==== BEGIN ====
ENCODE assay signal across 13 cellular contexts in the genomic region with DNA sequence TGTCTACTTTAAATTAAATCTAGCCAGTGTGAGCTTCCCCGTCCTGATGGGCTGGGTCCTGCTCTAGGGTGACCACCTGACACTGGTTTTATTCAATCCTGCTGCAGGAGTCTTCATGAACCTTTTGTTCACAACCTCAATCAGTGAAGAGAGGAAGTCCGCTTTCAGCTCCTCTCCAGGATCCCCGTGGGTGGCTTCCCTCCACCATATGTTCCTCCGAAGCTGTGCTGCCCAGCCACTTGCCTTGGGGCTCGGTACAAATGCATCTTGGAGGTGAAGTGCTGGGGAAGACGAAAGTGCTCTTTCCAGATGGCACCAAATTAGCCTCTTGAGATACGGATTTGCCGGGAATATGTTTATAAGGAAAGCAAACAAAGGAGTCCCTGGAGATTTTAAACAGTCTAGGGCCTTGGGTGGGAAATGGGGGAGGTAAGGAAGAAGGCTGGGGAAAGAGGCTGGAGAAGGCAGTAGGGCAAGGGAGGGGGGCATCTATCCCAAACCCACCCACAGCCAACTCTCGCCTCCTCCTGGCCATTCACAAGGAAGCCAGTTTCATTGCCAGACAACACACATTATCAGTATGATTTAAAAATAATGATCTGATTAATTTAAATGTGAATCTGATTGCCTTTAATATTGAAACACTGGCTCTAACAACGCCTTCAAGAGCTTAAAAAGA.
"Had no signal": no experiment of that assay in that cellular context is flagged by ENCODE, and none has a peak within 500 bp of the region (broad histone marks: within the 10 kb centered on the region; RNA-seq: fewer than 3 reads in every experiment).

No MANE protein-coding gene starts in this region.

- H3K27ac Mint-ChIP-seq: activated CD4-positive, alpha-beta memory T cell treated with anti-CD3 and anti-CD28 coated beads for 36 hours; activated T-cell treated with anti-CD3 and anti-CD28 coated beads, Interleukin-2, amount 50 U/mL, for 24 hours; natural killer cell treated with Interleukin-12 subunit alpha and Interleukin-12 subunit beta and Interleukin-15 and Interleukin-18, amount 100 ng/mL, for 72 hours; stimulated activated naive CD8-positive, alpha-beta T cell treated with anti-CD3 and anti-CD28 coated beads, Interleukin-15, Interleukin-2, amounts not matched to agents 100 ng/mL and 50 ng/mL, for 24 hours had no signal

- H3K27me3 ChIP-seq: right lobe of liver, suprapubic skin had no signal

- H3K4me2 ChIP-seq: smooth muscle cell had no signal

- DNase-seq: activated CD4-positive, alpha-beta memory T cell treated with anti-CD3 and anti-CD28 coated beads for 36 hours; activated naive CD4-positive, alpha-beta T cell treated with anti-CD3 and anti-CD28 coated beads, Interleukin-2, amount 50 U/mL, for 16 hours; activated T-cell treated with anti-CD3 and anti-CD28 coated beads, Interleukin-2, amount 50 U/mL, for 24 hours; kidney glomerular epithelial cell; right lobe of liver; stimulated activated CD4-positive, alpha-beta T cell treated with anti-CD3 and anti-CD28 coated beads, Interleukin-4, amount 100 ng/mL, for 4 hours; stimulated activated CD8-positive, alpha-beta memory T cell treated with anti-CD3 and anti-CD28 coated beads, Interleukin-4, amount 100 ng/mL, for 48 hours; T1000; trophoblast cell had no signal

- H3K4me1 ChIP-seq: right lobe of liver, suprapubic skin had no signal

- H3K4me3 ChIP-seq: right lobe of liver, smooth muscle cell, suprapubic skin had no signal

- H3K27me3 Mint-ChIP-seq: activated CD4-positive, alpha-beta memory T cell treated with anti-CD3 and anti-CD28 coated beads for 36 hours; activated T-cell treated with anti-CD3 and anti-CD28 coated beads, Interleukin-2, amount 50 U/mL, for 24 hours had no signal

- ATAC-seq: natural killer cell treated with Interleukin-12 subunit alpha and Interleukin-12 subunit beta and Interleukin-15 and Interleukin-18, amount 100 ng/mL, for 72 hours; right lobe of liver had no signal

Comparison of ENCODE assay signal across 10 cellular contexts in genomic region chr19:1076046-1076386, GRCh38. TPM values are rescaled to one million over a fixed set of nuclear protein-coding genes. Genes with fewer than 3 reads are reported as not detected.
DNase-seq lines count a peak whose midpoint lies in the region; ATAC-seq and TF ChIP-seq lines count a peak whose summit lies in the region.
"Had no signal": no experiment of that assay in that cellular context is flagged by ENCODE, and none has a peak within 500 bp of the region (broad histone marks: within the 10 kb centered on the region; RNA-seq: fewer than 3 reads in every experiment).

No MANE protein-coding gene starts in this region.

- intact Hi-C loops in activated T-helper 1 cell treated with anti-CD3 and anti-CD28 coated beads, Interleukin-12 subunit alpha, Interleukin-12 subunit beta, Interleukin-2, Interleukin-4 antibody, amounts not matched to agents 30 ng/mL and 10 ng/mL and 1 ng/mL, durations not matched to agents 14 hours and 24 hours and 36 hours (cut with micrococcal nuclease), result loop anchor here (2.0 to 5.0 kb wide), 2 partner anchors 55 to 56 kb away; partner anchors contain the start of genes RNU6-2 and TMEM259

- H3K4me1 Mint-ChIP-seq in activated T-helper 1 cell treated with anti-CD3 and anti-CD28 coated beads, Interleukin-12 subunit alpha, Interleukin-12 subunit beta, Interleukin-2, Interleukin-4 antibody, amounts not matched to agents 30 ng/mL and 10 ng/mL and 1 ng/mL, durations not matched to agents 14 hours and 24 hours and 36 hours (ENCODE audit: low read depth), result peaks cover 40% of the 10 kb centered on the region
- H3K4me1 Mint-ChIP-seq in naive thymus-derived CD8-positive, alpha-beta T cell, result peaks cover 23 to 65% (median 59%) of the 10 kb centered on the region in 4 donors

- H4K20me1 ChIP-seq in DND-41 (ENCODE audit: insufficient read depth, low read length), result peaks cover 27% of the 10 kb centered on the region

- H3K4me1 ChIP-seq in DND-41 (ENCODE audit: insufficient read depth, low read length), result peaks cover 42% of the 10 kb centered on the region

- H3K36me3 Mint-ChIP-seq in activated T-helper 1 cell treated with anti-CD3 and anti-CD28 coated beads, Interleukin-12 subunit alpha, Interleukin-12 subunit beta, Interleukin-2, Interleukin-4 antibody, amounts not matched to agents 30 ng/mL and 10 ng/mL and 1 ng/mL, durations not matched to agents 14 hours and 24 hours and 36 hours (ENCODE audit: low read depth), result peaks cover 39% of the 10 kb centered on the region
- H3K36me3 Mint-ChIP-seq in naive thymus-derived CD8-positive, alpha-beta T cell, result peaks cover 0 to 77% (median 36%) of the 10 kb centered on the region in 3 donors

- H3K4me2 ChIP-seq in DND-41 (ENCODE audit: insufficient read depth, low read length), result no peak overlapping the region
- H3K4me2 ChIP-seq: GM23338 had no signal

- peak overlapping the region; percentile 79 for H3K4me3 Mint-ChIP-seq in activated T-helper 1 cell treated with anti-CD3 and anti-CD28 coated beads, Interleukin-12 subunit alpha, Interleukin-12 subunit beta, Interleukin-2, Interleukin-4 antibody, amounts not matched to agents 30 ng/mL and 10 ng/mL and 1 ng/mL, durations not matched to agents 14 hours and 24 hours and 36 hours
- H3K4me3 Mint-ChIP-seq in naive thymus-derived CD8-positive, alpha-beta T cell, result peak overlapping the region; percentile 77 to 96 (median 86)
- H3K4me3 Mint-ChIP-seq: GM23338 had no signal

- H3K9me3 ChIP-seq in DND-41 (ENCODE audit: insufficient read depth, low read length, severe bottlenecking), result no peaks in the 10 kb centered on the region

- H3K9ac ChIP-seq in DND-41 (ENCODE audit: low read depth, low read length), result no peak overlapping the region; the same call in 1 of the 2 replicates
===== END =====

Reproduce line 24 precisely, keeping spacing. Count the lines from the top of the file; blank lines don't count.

- H3K4me2 ChIP-seq: GM23338 had no signal